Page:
With its story set during the true and underrepresented genocide of the Ukrainian people by the Soviet Union in the early 1930’s, Bitter Harvest is every bit as emotionally crushing as one would expect. The plot mainly concerns the fictional story of two young lovers (Max Irons and Samantha Barks) torn apart by the fighting and famine, and their quest to reunite, no matter what the cost. I must admit, a period piece about two star-crossed lovers being oppressed by the Soviet Union did not sound like an especially exciting or interesting movie to me at first, but the more of Bitter Harvest I watched, the more engrossed I became. For the most part, this is an intense and sobering look at love in the face of one of the greatest horrors humanity has seen.
The film is very dry, as one would expect from a movie based on a topic like this. Mostly this somber tone is used to highlight the severity of the famine, but it does at times become a bit too slow moving for its own good, particularly toward the beginning when it focuses on the story of the two lovers. Credit where credit is due, though: both actors do a fine job with their characters and carry the movie pretty solidly. It’s especially nice to see Samantha Barks again after her excellent debut in Les Miserables. You really do find yourself caring about these two characters, and hoping that they make it through these hardships and reunite, even when the movie starts to drag a bit.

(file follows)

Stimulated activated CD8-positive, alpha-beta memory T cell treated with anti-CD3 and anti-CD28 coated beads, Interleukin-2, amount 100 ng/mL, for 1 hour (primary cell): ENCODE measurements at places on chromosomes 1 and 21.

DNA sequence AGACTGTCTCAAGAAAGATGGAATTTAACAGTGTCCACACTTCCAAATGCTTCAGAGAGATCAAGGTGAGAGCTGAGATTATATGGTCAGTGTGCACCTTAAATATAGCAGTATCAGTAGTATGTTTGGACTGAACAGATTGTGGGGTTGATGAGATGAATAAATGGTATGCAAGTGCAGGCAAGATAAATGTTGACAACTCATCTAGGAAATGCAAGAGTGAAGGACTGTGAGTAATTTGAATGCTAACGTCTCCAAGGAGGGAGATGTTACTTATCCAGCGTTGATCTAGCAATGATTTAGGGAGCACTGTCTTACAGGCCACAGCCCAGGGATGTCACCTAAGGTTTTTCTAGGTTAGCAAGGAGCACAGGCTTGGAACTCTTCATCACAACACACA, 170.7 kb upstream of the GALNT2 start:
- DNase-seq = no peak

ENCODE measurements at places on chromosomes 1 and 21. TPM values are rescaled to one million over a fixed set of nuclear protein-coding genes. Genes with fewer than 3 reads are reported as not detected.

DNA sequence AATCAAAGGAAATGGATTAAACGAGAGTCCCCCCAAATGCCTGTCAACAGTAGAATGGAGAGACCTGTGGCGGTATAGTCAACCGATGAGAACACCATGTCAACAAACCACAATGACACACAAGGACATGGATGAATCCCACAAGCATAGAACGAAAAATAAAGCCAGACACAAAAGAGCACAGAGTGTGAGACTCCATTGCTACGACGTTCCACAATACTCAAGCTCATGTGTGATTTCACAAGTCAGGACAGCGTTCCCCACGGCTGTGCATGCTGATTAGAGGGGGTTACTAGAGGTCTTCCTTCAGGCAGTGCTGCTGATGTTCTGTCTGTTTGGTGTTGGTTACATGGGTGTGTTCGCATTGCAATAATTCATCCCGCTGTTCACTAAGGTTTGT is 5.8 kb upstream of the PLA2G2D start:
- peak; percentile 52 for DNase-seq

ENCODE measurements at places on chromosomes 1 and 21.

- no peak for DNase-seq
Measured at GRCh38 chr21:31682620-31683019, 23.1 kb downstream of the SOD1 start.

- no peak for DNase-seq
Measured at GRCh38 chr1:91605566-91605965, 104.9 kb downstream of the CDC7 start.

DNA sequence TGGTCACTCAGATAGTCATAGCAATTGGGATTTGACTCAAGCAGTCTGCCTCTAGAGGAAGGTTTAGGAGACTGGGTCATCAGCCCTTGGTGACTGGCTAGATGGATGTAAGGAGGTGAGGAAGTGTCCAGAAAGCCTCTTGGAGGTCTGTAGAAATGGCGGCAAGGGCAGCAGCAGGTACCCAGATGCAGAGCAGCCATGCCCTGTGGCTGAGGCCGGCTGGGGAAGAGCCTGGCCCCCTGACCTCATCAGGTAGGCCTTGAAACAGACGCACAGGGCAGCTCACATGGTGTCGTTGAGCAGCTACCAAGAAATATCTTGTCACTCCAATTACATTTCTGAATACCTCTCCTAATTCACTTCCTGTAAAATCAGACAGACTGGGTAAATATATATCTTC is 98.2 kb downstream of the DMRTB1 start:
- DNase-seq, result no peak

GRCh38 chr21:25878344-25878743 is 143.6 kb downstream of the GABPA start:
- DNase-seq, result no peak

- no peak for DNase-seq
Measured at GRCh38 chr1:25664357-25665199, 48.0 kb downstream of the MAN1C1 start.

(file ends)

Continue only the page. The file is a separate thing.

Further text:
While the majority of Bitter Harvest aims to be a grounded and realistic portrait of the devastating genocide, the filmmakers all too frequently step away from this realism, and pad out the story with over-the-top tropes and stock characters. The antagonist, for example, is a Soviet officer so cartoonishly evil he might as well be twisting his mustache as he intimidates Samantha Barks. It’s a bit distracting to have this gritty account of a tragic real-world conflict interrupted by a character this one-dimensional.
Without stepping into spoiler territory, the final act of the film furthers this loss of realism. The filmmakers seemingly abandon their vision for a grounded and harrowing account of this frustratingly little-known atrocity, in favor of wrapping up the film’s fictitious plotlines with a conventionally satisfying ending. I understand where they were coming from, but I found the odyssey about fighting your way home through a war to be far more compelling when it felt like fact-based historical fiction.
Despite its tone problems, occasionally slow pacing, and questionable production decisions (these are some incredibly British-sounding Soviet Ukrainians – Joseph Stalin speaking the Queen’s English just doesn’t play right) Bitter Harvest is a mostly compelling take on the familiar “power-of-love-can-conquer-any-adversity” storyline, with a fascinating and heart-wrenching history lesson sprinkled in for good measure.